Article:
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Since 1973, Galois theory has been educating undergraduate students on Galois groups and classical Galois theory. In **Galois Theory, Fifth Edition**, mathematician and popular science author Ian Stewart updates this well-established textbook for today’s algebra students.

**New to the Fifth Edition**

- Reorganised and revised Chapters 7 and 13
- New exercises and examples
- Expanded, updated references
- Further historical material on figures besides Galois: Omar Khayyam, Vandermonde, Ruffini, and Abel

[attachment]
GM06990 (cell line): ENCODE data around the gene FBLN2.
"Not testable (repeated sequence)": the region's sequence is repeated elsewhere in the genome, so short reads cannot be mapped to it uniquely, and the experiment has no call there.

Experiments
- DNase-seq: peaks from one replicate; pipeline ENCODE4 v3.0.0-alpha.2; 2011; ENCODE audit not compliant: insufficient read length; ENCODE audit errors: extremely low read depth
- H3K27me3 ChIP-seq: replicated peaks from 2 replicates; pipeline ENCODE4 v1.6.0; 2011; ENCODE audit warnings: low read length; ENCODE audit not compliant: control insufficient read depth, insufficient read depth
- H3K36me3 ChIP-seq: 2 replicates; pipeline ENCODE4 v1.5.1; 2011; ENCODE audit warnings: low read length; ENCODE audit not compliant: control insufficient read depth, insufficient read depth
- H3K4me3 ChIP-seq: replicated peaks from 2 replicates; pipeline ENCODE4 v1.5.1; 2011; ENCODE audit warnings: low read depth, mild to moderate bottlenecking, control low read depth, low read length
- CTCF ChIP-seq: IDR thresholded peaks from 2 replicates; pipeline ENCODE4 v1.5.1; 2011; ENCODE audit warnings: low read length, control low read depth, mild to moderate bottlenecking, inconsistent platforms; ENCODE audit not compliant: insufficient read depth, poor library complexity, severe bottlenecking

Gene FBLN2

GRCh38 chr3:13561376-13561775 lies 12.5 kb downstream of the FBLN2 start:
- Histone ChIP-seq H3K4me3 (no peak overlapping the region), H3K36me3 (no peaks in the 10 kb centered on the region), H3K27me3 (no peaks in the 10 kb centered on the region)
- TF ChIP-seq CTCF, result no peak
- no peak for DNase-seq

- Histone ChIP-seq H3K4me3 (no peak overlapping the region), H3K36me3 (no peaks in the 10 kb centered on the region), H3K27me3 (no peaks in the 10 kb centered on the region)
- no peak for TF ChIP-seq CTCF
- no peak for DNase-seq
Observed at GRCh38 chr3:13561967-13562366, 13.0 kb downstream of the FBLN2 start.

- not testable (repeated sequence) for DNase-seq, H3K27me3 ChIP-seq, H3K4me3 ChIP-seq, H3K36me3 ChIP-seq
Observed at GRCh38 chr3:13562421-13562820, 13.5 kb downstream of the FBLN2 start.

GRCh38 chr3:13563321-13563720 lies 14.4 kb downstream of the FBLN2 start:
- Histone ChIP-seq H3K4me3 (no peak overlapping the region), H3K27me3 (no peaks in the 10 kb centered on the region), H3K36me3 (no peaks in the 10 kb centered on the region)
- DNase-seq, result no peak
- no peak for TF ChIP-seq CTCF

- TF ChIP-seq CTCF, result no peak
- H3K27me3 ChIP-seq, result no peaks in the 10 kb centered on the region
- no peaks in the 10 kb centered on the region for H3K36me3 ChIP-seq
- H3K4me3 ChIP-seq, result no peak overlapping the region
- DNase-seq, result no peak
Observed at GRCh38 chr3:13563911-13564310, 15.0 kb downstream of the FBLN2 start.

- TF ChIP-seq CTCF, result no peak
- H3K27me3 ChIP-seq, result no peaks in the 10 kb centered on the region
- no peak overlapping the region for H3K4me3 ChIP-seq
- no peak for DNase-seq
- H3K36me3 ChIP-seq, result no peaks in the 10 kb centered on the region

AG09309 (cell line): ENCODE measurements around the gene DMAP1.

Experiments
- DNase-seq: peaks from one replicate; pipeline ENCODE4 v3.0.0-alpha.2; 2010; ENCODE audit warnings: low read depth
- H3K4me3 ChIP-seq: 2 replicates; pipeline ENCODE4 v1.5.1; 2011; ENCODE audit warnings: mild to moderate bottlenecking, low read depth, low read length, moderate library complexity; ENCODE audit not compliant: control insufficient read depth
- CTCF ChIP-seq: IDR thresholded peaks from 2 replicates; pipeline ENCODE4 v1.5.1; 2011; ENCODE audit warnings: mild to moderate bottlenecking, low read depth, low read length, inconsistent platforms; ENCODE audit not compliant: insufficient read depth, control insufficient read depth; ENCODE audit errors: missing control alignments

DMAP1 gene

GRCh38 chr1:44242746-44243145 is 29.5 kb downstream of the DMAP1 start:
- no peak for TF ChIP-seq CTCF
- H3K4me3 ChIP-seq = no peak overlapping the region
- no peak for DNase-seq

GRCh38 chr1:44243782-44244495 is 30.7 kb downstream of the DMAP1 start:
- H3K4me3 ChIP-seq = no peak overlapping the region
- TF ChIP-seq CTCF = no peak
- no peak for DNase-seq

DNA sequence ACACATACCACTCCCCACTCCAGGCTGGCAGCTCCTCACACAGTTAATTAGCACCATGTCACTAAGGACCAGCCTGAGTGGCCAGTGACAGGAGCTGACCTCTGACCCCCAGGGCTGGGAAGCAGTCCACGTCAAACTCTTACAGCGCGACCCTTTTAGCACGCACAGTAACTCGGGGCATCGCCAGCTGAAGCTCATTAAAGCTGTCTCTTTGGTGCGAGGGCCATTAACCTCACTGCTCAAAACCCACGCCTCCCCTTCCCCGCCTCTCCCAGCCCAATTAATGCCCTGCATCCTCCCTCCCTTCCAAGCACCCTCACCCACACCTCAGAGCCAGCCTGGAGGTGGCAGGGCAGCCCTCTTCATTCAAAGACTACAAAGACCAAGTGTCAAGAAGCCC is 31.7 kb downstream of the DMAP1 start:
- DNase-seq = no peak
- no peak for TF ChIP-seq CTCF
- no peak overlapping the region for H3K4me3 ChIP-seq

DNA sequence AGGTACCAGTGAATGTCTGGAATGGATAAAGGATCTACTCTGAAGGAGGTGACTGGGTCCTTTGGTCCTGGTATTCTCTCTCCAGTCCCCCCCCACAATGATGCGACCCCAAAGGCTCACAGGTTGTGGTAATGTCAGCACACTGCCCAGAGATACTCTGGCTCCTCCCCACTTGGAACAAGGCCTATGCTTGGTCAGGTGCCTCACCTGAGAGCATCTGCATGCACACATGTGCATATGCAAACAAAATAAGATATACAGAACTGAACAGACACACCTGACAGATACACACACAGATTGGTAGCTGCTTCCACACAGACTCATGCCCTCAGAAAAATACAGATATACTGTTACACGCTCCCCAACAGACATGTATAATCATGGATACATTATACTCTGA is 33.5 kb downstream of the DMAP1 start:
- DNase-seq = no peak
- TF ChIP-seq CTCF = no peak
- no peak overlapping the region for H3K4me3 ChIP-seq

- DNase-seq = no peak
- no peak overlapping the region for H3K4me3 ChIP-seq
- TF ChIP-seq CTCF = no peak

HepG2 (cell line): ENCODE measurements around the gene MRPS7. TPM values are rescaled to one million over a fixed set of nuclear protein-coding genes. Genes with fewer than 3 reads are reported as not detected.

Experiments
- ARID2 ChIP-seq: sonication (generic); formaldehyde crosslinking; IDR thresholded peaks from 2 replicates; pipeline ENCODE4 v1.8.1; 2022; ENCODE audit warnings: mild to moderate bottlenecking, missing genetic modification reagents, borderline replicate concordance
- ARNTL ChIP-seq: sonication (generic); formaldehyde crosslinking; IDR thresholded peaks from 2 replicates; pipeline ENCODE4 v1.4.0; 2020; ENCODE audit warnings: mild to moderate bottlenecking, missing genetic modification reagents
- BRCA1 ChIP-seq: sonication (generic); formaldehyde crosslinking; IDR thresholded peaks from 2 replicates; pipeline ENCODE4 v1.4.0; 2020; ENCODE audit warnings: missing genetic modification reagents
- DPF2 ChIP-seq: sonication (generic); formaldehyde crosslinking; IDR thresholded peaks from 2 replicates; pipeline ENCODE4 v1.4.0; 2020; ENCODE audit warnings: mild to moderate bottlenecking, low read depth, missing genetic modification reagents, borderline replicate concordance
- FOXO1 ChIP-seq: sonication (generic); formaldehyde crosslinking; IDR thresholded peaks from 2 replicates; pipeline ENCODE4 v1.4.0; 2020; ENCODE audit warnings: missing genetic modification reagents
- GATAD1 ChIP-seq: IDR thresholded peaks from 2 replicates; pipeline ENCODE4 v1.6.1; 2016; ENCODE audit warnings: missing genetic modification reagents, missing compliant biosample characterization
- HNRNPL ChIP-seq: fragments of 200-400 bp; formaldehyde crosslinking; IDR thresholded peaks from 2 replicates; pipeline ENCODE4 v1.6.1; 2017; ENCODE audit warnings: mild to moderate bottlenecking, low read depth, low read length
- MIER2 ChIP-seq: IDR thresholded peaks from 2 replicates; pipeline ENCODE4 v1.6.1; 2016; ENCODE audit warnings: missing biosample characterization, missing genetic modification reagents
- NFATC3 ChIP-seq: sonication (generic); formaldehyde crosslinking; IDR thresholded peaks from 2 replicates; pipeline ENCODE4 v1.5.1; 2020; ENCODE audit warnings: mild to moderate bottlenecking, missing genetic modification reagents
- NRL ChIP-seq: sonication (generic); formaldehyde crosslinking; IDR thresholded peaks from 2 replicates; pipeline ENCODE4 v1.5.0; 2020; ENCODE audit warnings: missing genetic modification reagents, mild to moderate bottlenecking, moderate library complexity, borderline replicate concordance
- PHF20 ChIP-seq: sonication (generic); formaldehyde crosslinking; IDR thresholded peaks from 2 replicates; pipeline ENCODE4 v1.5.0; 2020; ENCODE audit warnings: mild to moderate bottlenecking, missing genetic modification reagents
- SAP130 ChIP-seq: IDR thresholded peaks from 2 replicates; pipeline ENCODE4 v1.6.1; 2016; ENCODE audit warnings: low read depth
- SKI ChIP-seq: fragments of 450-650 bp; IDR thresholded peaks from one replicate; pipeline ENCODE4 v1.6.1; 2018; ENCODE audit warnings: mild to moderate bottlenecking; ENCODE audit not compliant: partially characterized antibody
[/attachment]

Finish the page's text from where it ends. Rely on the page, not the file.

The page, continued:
- A new final chapter discussing other directions in which Galois theory has developed: the inverse Galois problem, differential Galois theory, and a (very) brief introduction to
*p*-adic Galois representations

This bestseller continues to deliver a rigorous, yet engaging, treatment of the subject while keeping pace with current educational requirements. More than 200 exercises and a wealth of historical notes augment the proofs, formulas, and theorems.